When SoundCloud migrated its systems to a microservices architecture, it found that its then-current set of monitoring tools, largely based on StatsD and Graphite, couldn’t adequately watch over the hundreds of services and thousands of processes pressed into production.
And so SoundCloud built its own monitoring application and thus Prometheus was born.
One year ago today, SoundCloud released the Prometheus codebase as open source. “This is when things started going slightly crazy in a good way. We saw a sharp rise in contributors, mailing list questions, GitHub issues, IRC visitors, requests for conference and meetup talks, and increasing buzz on the net in general,” Prometheus developer Julius Volz wrote in a blog post celebrating the anniversary.
Today, Prometheus has grown into a mature open source project, with a thriving support ecosystem. Volz shared some numbers about the software’s success:
- 200+ contributors
- 2300+ pull requests (60+ open)
- 1100+ issues (300+ open)
- 150+ people in our IRC channel (
- 250+ people on the mailing list who have created 300+ threads
- 20+ Prometheus-related talks and workshops
- 100+ articles and blog posts
Since going open source, contributors have added service discovery mechanisms for Kubernetes, Marathon and AWS’s Elastic Cloud Compute (EC2) service. Google is now using Prometheus to instrument Kubernetes, and CoreOS is doing the same to monitor Etcd. DigitalOcean, Docker, The Financial Times, and KPMG are all using the software as well.
Open-source monitoring was in a rather sad state when SoundCloud initially developed Prometheus, an effort that started three years ago. Traditional monitoring solutions could not keep up with the dynamic nature of microservices running on distributed systems.
Externally hosted commercial solutions were seen as a better choice, despite their rather exorbitant price tags. Rabenstein notes that many companies use external solutions because their options for self-hosting were very limited, rather than because an external solution was the right one for them.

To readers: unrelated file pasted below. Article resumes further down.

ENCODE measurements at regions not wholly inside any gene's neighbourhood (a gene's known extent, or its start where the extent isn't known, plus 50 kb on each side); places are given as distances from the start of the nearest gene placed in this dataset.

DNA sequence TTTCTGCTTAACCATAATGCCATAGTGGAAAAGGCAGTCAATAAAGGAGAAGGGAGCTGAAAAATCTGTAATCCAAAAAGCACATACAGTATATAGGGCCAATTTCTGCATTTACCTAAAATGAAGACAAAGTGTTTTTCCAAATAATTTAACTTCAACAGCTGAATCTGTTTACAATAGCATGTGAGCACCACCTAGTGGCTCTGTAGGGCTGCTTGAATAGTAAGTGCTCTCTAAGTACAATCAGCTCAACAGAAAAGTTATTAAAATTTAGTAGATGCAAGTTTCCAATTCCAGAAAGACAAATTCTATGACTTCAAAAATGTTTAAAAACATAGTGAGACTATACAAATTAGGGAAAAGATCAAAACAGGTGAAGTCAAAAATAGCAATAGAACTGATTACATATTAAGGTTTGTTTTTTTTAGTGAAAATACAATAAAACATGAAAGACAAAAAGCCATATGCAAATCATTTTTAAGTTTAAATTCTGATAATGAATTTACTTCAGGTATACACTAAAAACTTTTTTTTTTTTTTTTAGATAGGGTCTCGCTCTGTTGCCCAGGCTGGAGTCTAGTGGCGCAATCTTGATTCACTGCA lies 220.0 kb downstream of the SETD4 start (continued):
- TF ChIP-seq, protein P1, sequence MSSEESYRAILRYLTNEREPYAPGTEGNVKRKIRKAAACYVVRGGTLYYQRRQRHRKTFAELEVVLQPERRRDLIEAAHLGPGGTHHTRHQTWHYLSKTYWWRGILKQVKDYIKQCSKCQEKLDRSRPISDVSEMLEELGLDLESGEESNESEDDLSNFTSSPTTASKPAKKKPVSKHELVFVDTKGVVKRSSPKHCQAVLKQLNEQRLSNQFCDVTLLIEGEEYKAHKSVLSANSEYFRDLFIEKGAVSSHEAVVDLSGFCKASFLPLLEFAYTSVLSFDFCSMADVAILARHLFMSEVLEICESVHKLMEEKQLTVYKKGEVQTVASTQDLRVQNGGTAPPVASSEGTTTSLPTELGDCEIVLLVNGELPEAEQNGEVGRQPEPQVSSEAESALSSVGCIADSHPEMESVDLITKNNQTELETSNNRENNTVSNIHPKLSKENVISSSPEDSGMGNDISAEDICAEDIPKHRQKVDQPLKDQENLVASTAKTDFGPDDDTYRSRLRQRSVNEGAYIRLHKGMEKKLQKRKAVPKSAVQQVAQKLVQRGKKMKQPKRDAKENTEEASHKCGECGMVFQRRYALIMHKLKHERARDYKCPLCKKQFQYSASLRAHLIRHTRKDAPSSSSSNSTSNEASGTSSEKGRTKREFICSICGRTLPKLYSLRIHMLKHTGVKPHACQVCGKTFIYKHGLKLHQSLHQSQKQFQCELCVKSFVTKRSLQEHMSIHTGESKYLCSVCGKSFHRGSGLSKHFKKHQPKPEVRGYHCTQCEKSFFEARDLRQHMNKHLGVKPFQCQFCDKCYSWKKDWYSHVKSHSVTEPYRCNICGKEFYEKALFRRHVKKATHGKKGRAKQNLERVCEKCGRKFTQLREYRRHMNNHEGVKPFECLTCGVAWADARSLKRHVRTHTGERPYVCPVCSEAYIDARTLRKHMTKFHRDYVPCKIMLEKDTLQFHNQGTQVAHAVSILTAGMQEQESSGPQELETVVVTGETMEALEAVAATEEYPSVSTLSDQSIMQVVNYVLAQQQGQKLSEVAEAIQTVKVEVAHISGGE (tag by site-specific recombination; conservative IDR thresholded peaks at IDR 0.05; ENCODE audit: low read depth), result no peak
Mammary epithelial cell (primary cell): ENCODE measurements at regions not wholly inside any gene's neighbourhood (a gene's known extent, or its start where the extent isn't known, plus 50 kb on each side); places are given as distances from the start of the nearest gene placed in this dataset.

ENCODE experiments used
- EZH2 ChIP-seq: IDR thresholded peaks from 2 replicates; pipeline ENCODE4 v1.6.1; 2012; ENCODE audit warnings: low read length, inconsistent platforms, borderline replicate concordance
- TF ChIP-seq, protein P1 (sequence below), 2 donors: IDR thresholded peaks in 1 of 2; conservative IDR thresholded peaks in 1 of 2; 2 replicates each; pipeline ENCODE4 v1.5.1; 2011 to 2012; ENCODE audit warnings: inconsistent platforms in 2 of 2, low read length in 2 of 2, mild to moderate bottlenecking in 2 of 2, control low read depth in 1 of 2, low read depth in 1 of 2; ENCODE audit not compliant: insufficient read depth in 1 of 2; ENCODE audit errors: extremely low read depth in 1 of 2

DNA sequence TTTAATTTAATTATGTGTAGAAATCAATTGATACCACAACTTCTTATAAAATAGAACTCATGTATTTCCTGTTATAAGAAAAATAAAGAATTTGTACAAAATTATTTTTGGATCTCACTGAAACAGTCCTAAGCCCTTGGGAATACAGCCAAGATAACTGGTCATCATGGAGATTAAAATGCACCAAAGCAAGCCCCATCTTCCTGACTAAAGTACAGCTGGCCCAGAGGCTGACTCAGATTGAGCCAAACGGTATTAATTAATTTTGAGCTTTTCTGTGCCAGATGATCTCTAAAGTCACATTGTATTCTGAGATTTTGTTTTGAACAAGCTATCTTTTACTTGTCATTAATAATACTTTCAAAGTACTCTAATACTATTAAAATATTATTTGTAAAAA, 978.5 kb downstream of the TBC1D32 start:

Prometheus works as both a monitoring and alerting system, with its time-series database (TSDB) specialized for its specific use-case. As time has gone on, the number of time series databases available in open source and via private enterprise solutions has continued to rise. But when Prometheus was developed, options were limited.
Time-oriented data stores can be difficult to work with depending on how companies use and access their stored information and respond to user queries. Prometheus sets itself apart from more traditional approaches such as Graphite by using a multi-dimensional data model.
This data model allows for greater flexibility as opposed to a traditional hierarchical data structure. Many databases are using flexible query language rather than limiting themselves to strict SQL requirements, and Prometheus is no exception to this.
“Time series collection happens via a pull model over HTTP. In contrast to common belief, this is easier to scale and matches the reality of a micro-service architecture most more closely than a push model,” said Björn Rabenstein, engineer at SoundCloud.
Working with time series databases can be full of challenges and pitfalls. Understanding the data model available in Prometheus and the language to leverage it is crucial to using it as it was intended. Another crucial factor in getting the best out of Prometheus is taking the time to learn the ins and outs of metric values. Rabenstein offers a reference on Logs and Metrics by Prometheus developer Brian Brazil as a solid jumping-off point for those learning how to use the technology.
The Prometheus core components are written in Go, featuring static binaries and a lack of external dependencies. “A single Prometheus server can ingest hundreds of thousands of samples per second, belonging to millions of time series, and saves them in a highly optimized way on local disk,” said Rabenstein.
Monitoring one’s software with Prometheus can be accomplished by using one of the readily available client libraries with one’s code. If that option is unavailable, developers can use a variety of third-party integrations to export their data from where it is housed into Prometheus. Rabenstein notes that some are luckier than others, having software which already instruments Google’s cAdvisor, CoreOS’s Etcd, or parts of Kubernetes.
Traditional monitoring has shifted into quickly being seen as legacy technology, with TSDB technology paving the way for a new wave of data storage, analysis, and alerting.
“Both personally and technically, we are really excited about what has happened last year in Prometheus-land,” Volz wrote. “We love the opportunity to provide the world with a powerful new approach to monitoring, especially one that is much better suited towards modern cloud- and container-based infrastructures than traditional solutions.”
The New Stack Managing Editor Joab Jackson contributed to this story.
Feature image via Pixabay
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